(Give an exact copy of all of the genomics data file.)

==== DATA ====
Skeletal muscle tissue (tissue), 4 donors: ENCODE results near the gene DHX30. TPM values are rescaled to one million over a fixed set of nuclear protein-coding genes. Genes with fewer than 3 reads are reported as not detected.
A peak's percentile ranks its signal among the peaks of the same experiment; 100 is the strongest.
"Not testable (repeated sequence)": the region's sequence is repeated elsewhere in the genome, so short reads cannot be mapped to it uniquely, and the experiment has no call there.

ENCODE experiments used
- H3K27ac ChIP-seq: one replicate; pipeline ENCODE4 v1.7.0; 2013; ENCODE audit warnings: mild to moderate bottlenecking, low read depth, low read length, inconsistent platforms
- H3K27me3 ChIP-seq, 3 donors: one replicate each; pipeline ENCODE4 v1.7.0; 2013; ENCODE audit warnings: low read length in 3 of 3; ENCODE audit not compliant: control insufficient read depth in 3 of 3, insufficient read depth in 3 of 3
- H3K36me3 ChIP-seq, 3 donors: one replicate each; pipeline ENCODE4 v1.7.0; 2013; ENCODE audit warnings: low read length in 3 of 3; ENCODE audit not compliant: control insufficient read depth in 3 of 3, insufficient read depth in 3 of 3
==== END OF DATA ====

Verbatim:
Skeletal muscle tissue (tissue), 4 donors: ENCODE results near the gene DHX30. TPM values are rescaled to one million over a fixed set of nuclear protein-coding genes. Genes with fewer than 3 reads are reported as not detected.
A peak's percentile ranks its signal among the peaks of the same experiment; 100 is the strongest.
"Not testable (repeated sequence)": the region's sequence is repeated elsewhere in the genome, so short reads cannot be mapped to it uniquely, and the experiment has no call there.

ENCODE experiments used
- H3K27ac ChIP-seq: one replicate; pipeline ENCODE4 v1.7.0; 2013; ENCODE audit warnings: mild to moderate bottlenecking, low read depth, low read length, inconsistent platforms
- H3K27me3 ChIP-seq, 3 donors: one replicate each; pipeline ENCODE4 v1.7.0; 2013; ENCODE audit warnings: low read length in 3 of 3; ENCODE audit not compliant: control insufficient read depth in 3 of 3, insufficient read depth in 3 of 3
- H3K36me3 ChIP-seq, 3 donors: one replicate each; pipeline ENCODE4 v1.7.0; 2013; ENCODE audit warnings: low read length in 3 of 3; ENCODE audit not compliant: control insufficient read depth in 3 of 3, insufficient read depth in 3 of 3